We can’t say we weren’t warned, and sometimes the warning comes from far away and goes unheeded. The boldly premonitory mockumentary “C.S.A.: The Confederate States of America,” which premièred in 2004 and was released in 2006, is coming back to IFC Center this weekend; it’s an ingenious vision of political, moral, and historical horrors. The premise is that the South won the Civil War; that the Confederacy annexed the Union and renamed the country the C.S.A.; that it turned out to be a pseudo-democratic, repressively racist state; and that this movie is a broadcast (complete with mock commercials and public-service announcements) of a long-suppressed documentary about the country’s history, made by the British Broadcasting Service
The writer and director of this ferociously imagined and deftly realized film is Kevin Willmott, who, more recently, wrote the great “Chi-Raq” with Spike Lee (who is credited as “presenting” “C.S.A.”). Like “Chi-Raq,” the movie is an impassioned fantasy that reveals unbearable and nearly inexpressible realities—or, rather, blatantly oppressive realities that are so commonplace as to escape the notice of more or less everyone but their victims. Within its fictional framework, “C.S.A.” X-rays the depth and extent of American racism and the appalling ordinariness of white supremacy.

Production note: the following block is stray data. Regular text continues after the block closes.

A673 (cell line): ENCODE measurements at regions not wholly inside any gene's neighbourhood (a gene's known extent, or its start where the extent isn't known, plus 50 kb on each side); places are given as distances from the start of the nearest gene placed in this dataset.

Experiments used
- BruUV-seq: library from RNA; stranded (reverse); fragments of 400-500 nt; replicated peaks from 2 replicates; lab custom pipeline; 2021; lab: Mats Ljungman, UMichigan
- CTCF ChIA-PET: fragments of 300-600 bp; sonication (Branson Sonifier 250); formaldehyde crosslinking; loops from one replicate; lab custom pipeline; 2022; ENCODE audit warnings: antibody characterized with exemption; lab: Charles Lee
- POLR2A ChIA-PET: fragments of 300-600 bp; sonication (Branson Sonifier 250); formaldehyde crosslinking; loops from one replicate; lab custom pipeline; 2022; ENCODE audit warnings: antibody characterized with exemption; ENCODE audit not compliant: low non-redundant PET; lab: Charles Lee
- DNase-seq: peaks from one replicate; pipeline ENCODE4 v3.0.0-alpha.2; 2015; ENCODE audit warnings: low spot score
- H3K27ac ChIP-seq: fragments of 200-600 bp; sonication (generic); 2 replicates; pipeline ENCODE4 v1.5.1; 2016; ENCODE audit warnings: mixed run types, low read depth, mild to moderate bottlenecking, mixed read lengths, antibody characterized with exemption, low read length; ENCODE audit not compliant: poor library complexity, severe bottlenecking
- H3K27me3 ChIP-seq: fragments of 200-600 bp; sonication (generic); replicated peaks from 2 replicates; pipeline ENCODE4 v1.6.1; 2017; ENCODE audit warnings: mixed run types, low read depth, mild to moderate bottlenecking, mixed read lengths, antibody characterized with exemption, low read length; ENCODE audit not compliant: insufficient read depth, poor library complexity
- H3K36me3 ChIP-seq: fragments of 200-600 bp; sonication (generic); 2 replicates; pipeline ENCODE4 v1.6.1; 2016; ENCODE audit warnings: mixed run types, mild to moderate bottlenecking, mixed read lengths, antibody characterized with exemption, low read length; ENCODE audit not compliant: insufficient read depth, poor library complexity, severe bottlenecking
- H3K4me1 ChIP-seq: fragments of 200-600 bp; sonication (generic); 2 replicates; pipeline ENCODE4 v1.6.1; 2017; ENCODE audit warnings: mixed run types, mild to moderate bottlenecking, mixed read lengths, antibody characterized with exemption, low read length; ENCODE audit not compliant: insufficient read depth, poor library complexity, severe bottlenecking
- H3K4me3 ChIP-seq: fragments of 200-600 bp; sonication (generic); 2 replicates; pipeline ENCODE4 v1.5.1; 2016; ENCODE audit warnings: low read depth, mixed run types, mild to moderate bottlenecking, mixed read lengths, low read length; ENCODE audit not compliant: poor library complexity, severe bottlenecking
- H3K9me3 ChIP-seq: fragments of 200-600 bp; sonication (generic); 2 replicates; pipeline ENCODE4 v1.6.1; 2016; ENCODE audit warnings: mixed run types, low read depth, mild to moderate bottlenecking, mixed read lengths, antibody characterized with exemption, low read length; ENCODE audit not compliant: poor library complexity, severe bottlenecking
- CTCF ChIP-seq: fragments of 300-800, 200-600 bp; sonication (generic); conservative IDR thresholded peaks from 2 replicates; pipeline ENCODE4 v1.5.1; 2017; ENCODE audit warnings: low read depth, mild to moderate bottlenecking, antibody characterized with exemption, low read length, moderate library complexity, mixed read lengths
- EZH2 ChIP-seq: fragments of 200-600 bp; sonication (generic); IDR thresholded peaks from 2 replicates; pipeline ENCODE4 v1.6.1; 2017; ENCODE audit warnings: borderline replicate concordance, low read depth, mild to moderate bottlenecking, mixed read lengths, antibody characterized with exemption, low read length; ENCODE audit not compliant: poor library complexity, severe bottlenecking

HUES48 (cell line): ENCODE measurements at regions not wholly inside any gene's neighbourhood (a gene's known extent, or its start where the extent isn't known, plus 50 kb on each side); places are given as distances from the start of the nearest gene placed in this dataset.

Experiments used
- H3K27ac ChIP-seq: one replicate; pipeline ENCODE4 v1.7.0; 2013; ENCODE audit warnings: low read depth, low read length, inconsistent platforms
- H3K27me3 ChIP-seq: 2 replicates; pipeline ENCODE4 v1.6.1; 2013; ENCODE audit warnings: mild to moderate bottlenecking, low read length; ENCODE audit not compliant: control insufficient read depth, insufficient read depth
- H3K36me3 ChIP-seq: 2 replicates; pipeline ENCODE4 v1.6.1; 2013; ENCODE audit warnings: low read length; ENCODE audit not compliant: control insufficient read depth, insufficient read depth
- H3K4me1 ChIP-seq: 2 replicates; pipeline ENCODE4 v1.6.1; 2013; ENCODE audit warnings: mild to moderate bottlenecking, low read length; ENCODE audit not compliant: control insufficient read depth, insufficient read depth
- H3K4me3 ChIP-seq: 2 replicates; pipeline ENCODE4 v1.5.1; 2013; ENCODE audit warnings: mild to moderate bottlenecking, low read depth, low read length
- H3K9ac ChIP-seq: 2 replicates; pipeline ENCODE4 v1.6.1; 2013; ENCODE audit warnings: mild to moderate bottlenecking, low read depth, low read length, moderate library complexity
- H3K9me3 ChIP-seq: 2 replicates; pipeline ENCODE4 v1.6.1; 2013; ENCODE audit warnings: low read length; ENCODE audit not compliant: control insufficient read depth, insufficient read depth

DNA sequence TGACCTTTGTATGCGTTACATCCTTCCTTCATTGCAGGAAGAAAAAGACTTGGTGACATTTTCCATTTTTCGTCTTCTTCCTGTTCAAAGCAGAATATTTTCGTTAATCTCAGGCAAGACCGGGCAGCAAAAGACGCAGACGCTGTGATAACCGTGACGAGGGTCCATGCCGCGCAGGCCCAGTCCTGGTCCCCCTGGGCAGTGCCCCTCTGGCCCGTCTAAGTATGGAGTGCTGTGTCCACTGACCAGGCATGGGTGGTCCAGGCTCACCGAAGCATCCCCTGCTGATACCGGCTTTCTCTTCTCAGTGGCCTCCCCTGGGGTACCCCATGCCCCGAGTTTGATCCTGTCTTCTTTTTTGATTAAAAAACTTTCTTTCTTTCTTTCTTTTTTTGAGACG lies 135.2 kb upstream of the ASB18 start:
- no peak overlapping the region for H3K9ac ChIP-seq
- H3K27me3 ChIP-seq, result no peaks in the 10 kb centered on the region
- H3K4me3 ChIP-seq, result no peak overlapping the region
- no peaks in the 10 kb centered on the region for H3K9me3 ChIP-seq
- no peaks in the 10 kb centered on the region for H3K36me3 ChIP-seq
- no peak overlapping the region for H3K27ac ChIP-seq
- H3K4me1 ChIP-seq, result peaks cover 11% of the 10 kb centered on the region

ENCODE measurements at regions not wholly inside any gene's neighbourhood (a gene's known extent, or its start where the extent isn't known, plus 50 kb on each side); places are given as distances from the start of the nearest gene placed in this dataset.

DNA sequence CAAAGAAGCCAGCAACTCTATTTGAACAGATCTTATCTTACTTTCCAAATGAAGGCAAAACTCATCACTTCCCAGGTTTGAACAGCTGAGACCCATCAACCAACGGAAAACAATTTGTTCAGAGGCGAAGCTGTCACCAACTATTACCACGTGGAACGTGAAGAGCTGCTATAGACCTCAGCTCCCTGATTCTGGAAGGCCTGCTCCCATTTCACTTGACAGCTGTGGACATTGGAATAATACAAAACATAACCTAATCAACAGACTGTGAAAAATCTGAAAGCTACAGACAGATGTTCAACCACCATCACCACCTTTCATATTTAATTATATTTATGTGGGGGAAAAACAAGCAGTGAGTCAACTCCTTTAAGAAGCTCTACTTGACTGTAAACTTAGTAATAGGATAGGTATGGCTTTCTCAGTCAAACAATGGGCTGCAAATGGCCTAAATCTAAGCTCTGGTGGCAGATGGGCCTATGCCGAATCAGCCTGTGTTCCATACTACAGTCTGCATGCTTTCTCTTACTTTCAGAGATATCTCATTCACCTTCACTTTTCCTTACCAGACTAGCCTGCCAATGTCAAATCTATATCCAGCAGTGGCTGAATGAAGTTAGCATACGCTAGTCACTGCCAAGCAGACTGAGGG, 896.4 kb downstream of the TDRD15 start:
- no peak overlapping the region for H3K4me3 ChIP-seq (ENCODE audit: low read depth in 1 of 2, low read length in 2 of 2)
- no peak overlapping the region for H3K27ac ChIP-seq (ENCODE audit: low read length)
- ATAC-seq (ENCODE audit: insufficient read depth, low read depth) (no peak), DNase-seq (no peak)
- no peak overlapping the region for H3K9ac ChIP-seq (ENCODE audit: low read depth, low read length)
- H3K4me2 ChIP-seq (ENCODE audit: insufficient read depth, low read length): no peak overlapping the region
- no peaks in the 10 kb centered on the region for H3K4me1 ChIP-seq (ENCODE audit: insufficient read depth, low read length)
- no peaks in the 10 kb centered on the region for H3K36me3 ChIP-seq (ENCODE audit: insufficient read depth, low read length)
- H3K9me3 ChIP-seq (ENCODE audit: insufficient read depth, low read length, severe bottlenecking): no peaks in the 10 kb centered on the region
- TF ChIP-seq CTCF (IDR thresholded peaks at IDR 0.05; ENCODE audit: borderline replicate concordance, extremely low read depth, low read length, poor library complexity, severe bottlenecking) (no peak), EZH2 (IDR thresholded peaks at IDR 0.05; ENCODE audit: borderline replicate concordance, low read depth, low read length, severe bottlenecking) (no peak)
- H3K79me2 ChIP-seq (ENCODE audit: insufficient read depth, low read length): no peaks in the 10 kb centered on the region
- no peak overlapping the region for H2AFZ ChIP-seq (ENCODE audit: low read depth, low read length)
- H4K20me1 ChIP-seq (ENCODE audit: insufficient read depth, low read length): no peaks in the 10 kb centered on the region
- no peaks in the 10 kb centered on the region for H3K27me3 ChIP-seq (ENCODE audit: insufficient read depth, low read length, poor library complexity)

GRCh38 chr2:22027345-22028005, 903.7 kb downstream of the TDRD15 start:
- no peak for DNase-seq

The show starts with an innocuous-looking faux commercial for an insurance company, with... Read more